Gastrointestinal Nematode Infestations in Sheep

Author: Phil Scott DVM&S BVM&S CertCHP DSHP DipECBHM FRCVS
Reviewed: Phil Scott DVM&S BVM&S CertCHP DSHP DipECBHM FRCVS 2016 Phillipa Page and Fiona Lovatt, Flock Health Ltd and Phoebe McCarter 2019
Published: 2010

Gastrointestinal nematode infestations are perhaps the most important group of conditions limiting intensive sheep enterprises.

The important nematode infestations are:

  • Nematodirosis in young lambs during the late spring /early summer
  • Parasitic gastro-enteritis of growing lambs from mid-summer onwards
  • Older sheep when control measures fail to be implemented correctly

 

1 Gastrointestinal Nematode Infestations in Sheep PGE

 

Parasitic gastro-enteritis affecting growing lambs from mid-summer onwards

2 Gastrointestinal Nematode Infestations in Sheep PGE Emaciation

Emaciation caused by failure to control PGE.

Nematodirosis

In the UK nematodirosis is an important disease affecting young lambs during the late spring /early summer months when losses can be high.

3 Gastrointestinal Nematode Infestations in Sheep Nematodirosis

Nematodirosis is an important disease affecting young lambs during the late spring /early summer months.

Sudden death and outbreaks of diarrhoea in surviving lambs can occur in young lambs grazing pastures contaminated with large numbers of larvae which develop from eggs deposited by lambs during the previous grazing season.

4 Gastrointestinal Nematode Infestations in Sheep Nematodirosis diarrhoea

Sudden outbreak of diarrhoea in lambs caused by nematodirosis occur in young lambs grazing pastures contaminated with large numbers of infective larvae.

 

5 Gastrointestinal Nematode Infestations in Sheep Nematodirosis sudden death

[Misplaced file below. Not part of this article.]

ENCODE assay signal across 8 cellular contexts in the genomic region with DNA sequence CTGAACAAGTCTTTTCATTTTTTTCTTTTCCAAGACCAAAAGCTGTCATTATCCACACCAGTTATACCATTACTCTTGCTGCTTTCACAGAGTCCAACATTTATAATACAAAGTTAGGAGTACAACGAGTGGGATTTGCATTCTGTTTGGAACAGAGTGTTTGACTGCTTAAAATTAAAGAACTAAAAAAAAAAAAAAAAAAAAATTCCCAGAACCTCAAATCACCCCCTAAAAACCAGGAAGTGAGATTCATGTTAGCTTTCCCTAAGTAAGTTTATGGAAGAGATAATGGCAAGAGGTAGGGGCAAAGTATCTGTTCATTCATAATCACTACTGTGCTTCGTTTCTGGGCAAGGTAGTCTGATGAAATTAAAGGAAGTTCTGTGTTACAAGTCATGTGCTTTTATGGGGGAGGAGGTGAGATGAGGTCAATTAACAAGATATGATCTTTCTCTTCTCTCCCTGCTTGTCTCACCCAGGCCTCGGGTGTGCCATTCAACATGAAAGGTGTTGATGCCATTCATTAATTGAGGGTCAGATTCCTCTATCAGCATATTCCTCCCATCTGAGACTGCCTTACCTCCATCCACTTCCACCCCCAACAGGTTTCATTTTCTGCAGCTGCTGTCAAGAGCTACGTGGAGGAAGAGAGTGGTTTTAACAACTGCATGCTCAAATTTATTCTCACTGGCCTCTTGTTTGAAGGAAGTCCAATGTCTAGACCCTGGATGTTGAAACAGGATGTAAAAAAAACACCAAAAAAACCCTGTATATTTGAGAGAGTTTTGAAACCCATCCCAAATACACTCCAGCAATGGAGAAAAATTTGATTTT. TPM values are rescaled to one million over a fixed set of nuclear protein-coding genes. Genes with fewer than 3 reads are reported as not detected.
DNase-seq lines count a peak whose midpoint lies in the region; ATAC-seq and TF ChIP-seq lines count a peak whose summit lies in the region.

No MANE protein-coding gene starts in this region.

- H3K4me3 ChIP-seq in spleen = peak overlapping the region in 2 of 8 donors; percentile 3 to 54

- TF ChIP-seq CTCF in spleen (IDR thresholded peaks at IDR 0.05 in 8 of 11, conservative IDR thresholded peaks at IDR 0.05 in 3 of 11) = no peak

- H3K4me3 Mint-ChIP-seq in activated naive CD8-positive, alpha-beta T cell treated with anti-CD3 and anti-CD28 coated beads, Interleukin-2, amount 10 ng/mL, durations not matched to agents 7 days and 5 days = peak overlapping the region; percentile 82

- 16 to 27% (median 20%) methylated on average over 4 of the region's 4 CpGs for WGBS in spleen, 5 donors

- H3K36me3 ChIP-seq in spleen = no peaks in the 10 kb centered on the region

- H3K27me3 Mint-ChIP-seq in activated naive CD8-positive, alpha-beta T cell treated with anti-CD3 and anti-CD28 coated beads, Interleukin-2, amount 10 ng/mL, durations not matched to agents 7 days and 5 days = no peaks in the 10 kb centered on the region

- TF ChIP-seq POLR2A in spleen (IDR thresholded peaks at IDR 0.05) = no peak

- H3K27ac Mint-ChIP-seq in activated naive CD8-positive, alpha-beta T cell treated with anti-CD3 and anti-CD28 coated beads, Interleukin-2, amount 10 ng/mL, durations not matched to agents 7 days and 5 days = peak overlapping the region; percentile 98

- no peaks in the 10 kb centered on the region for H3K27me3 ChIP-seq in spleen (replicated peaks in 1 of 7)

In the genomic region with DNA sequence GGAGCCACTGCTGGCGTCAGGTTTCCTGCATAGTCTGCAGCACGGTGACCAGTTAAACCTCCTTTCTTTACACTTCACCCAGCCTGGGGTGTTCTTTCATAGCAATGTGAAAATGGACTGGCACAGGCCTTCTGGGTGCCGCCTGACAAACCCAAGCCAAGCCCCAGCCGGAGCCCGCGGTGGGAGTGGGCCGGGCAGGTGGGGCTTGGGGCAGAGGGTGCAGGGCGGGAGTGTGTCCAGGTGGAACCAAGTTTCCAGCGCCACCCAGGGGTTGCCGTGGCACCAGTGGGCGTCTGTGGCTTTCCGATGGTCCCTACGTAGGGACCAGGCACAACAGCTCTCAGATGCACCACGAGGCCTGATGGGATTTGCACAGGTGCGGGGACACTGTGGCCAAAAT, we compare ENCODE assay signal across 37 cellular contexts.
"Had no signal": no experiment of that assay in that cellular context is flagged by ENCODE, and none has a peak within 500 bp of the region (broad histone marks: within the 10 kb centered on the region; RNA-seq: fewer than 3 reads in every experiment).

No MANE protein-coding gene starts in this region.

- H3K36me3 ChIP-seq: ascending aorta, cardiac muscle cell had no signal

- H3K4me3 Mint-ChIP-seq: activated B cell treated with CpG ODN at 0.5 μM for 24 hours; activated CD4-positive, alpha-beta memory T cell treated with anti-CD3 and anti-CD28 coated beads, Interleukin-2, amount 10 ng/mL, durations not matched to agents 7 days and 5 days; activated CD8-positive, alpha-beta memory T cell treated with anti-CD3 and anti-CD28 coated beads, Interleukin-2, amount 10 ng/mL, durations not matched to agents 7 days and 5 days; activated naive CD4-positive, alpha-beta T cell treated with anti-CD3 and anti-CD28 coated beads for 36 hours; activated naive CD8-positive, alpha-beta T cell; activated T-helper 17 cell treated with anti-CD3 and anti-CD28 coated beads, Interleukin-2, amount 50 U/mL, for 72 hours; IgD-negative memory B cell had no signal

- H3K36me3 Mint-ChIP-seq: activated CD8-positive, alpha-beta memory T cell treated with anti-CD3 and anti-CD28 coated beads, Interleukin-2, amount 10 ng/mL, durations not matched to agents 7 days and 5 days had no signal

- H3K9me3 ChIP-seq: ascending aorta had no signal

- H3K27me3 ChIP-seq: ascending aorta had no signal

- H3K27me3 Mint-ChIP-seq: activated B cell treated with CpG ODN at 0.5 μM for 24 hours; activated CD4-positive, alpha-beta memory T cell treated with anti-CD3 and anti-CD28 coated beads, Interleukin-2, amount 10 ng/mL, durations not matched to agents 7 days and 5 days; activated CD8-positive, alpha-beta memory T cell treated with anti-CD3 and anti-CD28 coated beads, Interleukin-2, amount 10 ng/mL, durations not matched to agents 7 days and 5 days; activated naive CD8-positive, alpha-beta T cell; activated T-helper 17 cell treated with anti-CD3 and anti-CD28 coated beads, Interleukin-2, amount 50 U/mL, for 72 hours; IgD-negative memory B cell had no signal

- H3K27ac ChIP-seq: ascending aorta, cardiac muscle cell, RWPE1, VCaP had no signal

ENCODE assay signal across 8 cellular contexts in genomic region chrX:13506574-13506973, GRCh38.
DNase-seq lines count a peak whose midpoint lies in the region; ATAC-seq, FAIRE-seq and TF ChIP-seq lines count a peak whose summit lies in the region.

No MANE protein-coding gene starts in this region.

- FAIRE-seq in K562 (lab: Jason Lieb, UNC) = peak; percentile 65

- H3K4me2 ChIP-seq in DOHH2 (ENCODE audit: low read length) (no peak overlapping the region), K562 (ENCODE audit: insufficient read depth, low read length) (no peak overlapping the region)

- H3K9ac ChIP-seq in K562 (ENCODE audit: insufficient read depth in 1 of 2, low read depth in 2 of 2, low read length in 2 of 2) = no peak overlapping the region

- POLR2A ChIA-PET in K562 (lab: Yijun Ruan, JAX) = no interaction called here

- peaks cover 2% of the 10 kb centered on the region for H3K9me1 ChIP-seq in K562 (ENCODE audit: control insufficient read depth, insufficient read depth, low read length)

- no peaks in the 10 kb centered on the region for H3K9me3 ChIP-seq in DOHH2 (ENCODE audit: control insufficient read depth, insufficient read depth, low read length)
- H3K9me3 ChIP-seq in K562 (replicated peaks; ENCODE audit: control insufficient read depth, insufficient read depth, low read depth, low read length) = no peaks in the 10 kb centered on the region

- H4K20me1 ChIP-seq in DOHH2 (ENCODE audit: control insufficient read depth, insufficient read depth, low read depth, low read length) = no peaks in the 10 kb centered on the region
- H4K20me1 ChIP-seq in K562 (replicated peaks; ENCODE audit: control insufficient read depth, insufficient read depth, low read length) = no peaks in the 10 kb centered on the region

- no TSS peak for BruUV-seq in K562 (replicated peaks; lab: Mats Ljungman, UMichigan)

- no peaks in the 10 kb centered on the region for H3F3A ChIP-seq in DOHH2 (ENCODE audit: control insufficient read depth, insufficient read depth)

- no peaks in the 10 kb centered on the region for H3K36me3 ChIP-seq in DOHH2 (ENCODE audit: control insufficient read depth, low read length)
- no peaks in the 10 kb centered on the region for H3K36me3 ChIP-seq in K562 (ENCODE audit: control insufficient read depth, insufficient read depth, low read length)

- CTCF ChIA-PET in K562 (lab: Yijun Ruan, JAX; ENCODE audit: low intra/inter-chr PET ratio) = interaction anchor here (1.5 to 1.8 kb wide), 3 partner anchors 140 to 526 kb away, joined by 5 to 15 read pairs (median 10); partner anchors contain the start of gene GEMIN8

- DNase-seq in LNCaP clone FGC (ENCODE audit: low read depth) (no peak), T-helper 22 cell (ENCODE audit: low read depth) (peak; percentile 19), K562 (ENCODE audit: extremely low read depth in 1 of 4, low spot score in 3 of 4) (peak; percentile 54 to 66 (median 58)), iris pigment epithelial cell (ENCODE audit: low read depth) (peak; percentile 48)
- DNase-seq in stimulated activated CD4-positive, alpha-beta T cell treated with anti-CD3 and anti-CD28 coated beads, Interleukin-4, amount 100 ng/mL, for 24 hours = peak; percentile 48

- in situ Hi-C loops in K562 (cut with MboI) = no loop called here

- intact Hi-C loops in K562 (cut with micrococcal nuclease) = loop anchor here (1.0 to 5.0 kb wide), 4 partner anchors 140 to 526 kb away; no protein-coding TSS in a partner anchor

Sudden deaths are not uncommon from nematodirosis in severely affected lambs.

6 Gastrointestinal Nematode Infestations in Sheep Nematodirosis

Only lambs are affected with nematodirosis, ewes do not show disease.

Only lambs are affected, ewes do not show disease. There is acute onset of profuse watery diarrhoea in young lambs with faecal staining of the wool of the tail and perineum. The lambs are dull and depressed and rapidly develop a gaunt appearance with obvious dehydration and condition loss. If left untreated during the early stages of disease, deaths occur from dehydration and there is considerable weight loss in the remaining lambs. It is not unusual with severe larval challenge for 5 per cent of lambs to die within a few days.

Convalescence following anthelmintic treatment is protracted with affected lambs taking much longer to achieve market weight.

Treatment

Sheep should be moved from infested pastures whenever possible. Anthelmintic resistance is not a problem with N. battus and Group 1 (BZ) anthelmintics are commonly used.

Management/Prevention/Control measures

Prevention is based upon avoidance of pastures grazed by lambs during the previous grazing season because adult sheep are highly resistant to infection and only lambs produce significant numbers of eggs.